Sean Trende said that Ross Perot appealed to "downscale" voters because "his campaign was focused on his fiercely populist stance on economics."  As I noted a previous post, Perot's strongest support actually came from the middle class.  Also, as I remember it, his campaign wasn't focused on economics, but on "fixing the mess in Washington."  Perot's pitch was that he was an outsider, a businessman with no history of political involvement, who would straighten things out by applying common sense.  In his more visionary moments, he talked about "electronic town hall meetings" in which the people could weigh in directly.

Of course, that's just my memory, and it's hard to get clear evidence on what a campaign was about.  But there was a lot of dissatisfaction with government in the early 1990s.  This is an index based on questions in the American National Election Studies.*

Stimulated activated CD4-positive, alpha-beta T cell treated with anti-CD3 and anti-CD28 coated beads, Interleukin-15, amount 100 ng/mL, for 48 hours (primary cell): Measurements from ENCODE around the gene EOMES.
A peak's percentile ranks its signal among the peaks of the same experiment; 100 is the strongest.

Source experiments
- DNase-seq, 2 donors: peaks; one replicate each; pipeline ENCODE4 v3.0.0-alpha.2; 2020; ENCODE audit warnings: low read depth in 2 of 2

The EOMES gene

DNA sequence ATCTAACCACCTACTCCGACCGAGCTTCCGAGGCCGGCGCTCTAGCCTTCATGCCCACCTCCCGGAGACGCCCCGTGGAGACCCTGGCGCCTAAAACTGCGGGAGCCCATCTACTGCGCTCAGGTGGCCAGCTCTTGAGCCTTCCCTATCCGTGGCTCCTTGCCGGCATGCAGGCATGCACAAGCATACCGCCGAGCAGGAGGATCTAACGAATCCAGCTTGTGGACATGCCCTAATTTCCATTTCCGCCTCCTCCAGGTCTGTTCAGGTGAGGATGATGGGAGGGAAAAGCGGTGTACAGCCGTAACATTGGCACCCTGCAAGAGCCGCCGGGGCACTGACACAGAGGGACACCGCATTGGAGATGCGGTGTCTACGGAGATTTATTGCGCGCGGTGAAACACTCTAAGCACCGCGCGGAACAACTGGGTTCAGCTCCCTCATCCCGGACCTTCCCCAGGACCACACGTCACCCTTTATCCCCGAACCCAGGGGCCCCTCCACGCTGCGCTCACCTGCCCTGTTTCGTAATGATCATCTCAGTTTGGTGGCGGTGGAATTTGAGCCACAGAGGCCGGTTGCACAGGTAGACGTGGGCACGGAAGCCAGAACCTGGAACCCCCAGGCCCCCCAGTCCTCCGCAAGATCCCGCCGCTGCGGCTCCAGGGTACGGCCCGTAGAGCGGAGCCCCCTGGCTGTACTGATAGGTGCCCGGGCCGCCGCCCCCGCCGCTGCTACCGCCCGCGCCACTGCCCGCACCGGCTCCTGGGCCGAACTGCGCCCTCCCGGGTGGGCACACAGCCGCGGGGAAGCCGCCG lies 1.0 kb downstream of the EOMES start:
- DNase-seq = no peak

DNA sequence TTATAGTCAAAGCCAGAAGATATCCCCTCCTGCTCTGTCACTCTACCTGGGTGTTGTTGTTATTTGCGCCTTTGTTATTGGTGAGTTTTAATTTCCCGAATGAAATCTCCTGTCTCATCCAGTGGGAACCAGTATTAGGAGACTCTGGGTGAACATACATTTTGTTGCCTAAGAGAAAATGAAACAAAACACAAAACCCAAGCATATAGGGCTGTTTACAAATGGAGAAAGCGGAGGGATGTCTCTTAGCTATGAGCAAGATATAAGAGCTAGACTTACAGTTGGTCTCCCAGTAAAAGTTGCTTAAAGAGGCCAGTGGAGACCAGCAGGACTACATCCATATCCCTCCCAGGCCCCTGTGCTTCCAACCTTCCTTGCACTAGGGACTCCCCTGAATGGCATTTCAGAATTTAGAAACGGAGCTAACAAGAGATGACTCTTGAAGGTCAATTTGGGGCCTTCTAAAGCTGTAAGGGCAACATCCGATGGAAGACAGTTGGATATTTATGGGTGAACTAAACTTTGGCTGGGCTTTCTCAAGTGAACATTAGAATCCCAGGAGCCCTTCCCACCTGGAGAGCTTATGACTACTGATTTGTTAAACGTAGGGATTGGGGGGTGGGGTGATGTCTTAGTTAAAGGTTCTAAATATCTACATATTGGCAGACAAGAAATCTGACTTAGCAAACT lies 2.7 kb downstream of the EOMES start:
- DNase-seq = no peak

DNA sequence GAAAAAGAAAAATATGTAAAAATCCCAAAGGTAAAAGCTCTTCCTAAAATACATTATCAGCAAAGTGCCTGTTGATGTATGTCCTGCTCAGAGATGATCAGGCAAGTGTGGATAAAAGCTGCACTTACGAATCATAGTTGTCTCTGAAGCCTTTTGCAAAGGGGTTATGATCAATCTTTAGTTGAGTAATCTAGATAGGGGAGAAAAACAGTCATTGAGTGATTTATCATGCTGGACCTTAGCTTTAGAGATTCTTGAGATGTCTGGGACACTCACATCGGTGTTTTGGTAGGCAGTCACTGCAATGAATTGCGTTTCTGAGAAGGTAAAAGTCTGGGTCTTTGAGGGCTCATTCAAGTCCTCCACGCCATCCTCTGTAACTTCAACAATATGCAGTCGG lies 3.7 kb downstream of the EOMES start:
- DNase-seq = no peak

Confidence in government fell pretty steadily through the 1960s and 1970s to a low in 1980.  It then rebounded, but started to fall again after 1984.  In 1990, it was back down to the 1980 level, and it was only slightly higher in 1992.  It fell to a new low in 1994, and then started to recover.  The peak in 2002 was probably partly an aftereffect of 9/11, but in 2000 confidence was at its highest level since 1984.

It's not clear why people were so discontented in the early 1990s.  The two biggest events around that time were the breakup of the Soviet Union and the first Gulf War, which could both be claimed as major successes for the American government.  There was a recession in 1990-1, but it was pretty mild.  But whatever the reason, people were unhappy with the government.  All this suggests that Trende is right in the most general sense:  that there are parallels between 1992 and today.  But they don't involve "downscale" voters and economic populism (especially a "populism" based on being a "deficit hawk").